Islamists hurled stones and shoes at Mohamed ElBaradei, Nobel Peace laureate and a secular contender for Egypt's
presidency, as he tried to vote Saturday in a referendum on constitutional amendments.
ElBaradei was hit in the back by a stone thrown from the crowd of hundreds but managed to escape unhurt and slammed as "irresponsible" the holding of a referendum without adequate law and order.
"We don't want you," the mob shouted, throwing stones, shoes and water at the former UN nuclear watchdog chief as he turned up at a Cairo polling station, five weeks after president Hosni Mubarak was ousted by mass protests.
"He lives in the United States and wants to rule us. It's out of the question," one of them said.
"We don't want an American agent," said another.
ElBaradei beat a retreat to his car and left without voting at the polling station in Muqattam, a largely poor district in south Cairo.
"Went 2 vote w family attacked by organized thugs. Car smashed w rocks. Holding referendum in absence of law & order is an irresponsible act," he wrote on Twitter.
Patriarch Shinoda III arrives at polling station (Photo: AP)
ElBaradei's brother Ali said he was unhurt. Muqattam is close to the scene of recent deadly clashes between Egypt's Christian Copt community and Muslims.
Members of the crowd interviewed by AFP before the assault identified themselves as Islamists without elaborating on their precise allegiance.
An official from the Muslim Brotherhood, the largest and most organized opposition movement, denied members of his group were involved.
"There are many types of Islamists. It's impossible that it was Muslim Brotherhood members, 100 percent impossible. We work with ElBaradei and coordinate with him," Gamal Nassar told AFP.
An estimated 45 million Egyptians were being asked to say "yes" or "no" to a package of constitutional changes intended to guide the Arab world's most populous state through fresh presidential and parliamentary polls within six months.
ElBaradei, a staunch opponent of the planned changes, is widely respected on the world stage for his work as an international diplomat.
But under the Mubarak regime, he came under repeated criticism for his frequent trips abroad and was accused of being out of touch with the reality of Egyptian life.
He went to vote in Saturday's referendum on constitutional reform after returning from a speaking engagement in New Delhi sponsored by India Today.
The main advocates of a "yes" vote have been the Muslim Brotherhood -- powerful and well-organized despite being outlawed under Mubarak -- and elements of the former ruling National Democratic Party.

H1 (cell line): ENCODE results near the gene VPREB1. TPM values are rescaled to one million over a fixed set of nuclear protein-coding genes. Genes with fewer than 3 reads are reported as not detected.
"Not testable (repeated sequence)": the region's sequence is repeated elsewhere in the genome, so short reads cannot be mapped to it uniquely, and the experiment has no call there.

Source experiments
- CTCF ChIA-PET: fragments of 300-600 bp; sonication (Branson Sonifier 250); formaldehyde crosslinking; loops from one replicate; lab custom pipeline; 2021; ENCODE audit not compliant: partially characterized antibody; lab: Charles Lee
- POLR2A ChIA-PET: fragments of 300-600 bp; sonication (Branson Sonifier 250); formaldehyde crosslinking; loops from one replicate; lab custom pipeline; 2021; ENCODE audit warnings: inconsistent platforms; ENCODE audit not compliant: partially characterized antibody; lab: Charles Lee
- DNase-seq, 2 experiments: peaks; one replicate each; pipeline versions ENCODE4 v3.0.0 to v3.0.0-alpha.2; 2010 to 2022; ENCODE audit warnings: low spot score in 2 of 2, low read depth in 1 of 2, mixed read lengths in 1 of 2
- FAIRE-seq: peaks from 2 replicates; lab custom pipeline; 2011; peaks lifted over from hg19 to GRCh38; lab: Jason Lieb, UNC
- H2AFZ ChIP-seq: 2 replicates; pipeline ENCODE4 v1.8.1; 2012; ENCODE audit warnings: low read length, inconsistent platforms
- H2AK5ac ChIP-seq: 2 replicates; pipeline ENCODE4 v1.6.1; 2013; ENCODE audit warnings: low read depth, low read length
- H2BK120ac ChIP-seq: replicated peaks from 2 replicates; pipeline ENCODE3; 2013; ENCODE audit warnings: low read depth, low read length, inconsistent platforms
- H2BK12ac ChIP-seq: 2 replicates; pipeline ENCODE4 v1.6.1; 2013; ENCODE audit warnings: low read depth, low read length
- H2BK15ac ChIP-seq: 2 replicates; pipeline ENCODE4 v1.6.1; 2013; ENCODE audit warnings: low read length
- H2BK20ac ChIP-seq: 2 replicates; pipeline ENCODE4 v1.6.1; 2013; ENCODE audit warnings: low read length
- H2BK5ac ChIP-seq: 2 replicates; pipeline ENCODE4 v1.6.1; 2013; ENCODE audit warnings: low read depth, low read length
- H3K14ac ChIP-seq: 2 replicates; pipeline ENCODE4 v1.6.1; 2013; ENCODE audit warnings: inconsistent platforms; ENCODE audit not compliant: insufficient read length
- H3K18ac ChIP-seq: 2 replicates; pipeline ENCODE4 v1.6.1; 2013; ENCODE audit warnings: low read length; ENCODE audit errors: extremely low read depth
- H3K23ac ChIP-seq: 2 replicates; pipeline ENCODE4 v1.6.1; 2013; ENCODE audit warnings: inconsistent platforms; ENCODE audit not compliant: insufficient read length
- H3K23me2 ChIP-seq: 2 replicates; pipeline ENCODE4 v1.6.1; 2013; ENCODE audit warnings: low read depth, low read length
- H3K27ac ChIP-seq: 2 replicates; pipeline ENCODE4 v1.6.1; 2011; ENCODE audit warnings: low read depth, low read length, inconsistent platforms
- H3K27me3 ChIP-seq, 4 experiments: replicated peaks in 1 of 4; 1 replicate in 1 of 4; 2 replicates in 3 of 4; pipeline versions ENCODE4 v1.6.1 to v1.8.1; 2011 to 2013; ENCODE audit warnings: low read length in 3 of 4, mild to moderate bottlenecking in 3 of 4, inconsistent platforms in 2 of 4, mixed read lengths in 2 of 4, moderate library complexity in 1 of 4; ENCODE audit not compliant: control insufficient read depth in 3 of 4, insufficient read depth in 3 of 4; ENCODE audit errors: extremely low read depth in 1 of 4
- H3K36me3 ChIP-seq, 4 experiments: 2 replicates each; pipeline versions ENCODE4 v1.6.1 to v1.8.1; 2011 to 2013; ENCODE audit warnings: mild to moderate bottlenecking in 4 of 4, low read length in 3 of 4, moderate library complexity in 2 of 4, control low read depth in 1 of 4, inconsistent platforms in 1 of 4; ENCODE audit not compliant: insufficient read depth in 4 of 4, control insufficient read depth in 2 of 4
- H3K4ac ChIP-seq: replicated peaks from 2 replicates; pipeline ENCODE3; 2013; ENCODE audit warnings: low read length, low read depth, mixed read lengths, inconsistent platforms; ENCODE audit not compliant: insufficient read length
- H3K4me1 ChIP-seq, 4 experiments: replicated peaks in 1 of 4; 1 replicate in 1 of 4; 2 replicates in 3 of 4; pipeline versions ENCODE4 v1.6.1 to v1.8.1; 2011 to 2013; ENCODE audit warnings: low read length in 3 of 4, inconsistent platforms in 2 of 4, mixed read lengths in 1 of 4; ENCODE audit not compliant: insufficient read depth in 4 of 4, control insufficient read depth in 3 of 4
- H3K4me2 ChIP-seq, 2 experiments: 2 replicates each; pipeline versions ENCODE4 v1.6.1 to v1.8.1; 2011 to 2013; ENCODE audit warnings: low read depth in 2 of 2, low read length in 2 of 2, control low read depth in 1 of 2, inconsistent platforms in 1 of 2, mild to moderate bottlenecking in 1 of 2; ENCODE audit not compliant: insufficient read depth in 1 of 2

Critics say they are the ones who stand to benefit if elections are held too quickly, without giving time for groups stymied by three decades of authoritarian rule to organize at grass roots level.
Monitors said the voter turnout exceeded expectations, but did not offer an exact number. Egyptian media outlets said the referendum was conducted in a relatively calm atmosphere, as opposed to the irregularities and violence reported during the parliamentary elections in October.
The president of Al-Azhar University and former Mufti of Egypt, Dr. Ahmad Al-Tayyeb also voted in front of the cameras, as did the leader of Egypt's Coptic community, Patriarch Shinoda III.
On Friday thousands of people gathered in Cairo's Tahrir Square, the symbol of the struggle that led to Mubarak's fall, to protest against the suggested amendments to the constitution. The demonstrators said the changes, if implemented, would not be enough to make Egypt a true democracy.
If the changes are rejected, the military will have to go back to the drawing board and may extend the six-month deadline it had set for handing over power to an elected civilian government.
A "yes" vote could mean parliamentary and presidential elections to be held before the end of the year. But critics say that timeframe is too rushed and will only benefit the party of ousted President Hosni Mubarak and the Muslim Brotherhood, the two largest and best organized political forces in the country.
Regardless of the outcome, the referendum gives Egyptians their first taste in decades of a free vote and will likely be remembered as a milestone in Egypt's road to democracy after Mubarak's 29 years in power. Under Mubarak, elections and referendums were plagued by widespread vote fraud to ensure regime victories.
The proposed amendments include a limit on presidents to two, four-year terms and allow independents and opposition members to run for the country's highest office, ending what had been heavy restrictions on who could be a candidate for president. The changes also ban anyone who has dual nationality, one foreign parent or a foreign wife from running.
The amendments would restore full judicial supervision of elections, seen as key to preventing fraud. They also put limits on the emergency laws that have been in place for 30 years and give police near unlimited powers: Under the new rules, a referendum would be required to extend emergency law beyond six months.
But critics say that doesn't go far enough. They contend the entire constitution must be scrapped and a new one drawn up to guarantee that Egypt is spared future dictators. Egypt has been ruled by men of military backgrounds since 1952 and the current constitution outlines a system that puts overwhelming power in the hands of the president.
AP contributed to the report